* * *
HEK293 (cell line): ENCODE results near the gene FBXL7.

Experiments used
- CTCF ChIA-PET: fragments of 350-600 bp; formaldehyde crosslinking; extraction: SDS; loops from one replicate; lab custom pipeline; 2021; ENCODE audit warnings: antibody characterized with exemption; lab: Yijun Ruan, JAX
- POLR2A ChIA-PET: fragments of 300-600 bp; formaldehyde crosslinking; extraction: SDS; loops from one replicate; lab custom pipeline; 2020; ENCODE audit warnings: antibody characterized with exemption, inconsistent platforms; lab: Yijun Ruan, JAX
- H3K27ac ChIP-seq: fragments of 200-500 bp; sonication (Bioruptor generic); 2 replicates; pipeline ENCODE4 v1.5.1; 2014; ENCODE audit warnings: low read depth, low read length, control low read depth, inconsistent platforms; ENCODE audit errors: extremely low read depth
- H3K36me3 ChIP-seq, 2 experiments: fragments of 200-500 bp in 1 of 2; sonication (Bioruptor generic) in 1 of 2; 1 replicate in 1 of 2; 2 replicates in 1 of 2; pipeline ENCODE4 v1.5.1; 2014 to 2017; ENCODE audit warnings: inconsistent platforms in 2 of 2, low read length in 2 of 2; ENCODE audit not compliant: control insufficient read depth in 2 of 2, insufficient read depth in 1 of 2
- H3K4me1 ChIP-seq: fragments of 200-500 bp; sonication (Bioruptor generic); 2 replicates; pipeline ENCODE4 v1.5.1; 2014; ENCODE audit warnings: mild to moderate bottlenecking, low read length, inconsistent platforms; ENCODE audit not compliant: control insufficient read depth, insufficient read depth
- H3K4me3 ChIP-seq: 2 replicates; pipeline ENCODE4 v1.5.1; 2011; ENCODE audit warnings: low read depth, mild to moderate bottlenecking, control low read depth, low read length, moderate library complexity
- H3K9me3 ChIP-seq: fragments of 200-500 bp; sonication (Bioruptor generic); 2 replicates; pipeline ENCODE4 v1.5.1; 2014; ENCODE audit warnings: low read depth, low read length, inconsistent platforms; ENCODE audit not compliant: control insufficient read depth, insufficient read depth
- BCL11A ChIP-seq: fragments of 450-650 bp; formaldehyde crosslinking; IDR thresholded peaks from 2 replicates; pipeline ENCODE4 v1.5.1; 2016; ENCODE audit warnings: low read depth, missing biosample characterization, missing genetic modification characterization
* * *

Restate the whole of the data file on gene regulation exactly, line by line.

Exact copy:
HEK293 (cell line): ENCODE results near the gene FBXL7.

Experiments used
- CTCF ChIA-PET: fragments of 350-600 bp; formaldehyde crosslinking; extraction: SDS; loops from one replicate; lab custom pipeline; 2021; ENCODE audit warnings: antibody characterized with exemption; lab: Yijun Ruan, JAX
- POLR2A ChIA-PET: fragments of 300-600 bp; formaldehyde crosslinking; extraction: SDS; loops from one replicate; lab custom pipeline; 2020; ENCODE audit warnings: antibody characterized with exemption, inconsistent platforms; lab: Yijun Ruan, JAX
- H3K27ac ChIP-seq: fragments of 200-500 bp; sonication (Bioruptor generic); 2 replicates; pipeline ENCODE4 v1.5.1; 2014; ENCODE audit warnings: low read depth, low read length, control low read depth, inconsistent platforms; ENCODE audit errors: extremely low read depth
- H3K36me3 ChIP-seq, 2 experiments: fragments of 200-500 bp in 1 of 2; sonication (Bioruptor generic) in 1 of 2; 1 replicate in 1 of 2; 2 replicates in 1 of 2; pipeline ENCODE4 v1.5.1; 2014 to 2017; ENCODE audit warnings: inconsistent platforms in 2 of 2, low read length in 2 of 2; ENCODE audit not compliant: control insufficient read depth in 2 of 2, insufficient read depth in 1 of 2
- H3K4me1 ChIP-seq: fragments of 200-500 bp; sonication (Bioruptor generic); 2 replicates; pipeline ENCODE4 v1.5.1; 2014; ENCODE audit warnings: mild to moderate bottlenecking, low read length, inconsistent platforms; ENCODE audit not compliant: control insufficient read depth, insufficient read depth
- H3K4me3 ChIP-seq: 2 replicates; pipeline ENCODE4 v1.5.1; 2011; ENCODE audit warnings: low read depth, mild to moderate bottlenecking, control low read depth, low read length, moderate library complexity
- H3K9me3 ChIP-seq: fragments of 200-500 bp; sonication (Bioruptor generic); 2 replicates; pipeline ENCODE4 v1.5.1; 2014; ENCODE audit warnings: low read depth, low read length, inconsistent platforms; ENCODE audit not compliant: control insufficient read depth, insufficient read depth
- BCL11A ChIP-seq: fragments of 450-650 bp; formaldehyde crosslinking; IDR thresholded peaks from 2 replicates; pipeline ENCODE4 v1.5.1; 2016; ENCODE audit warnings: low read depth, missing biosample characterization, missing genetic modification characterization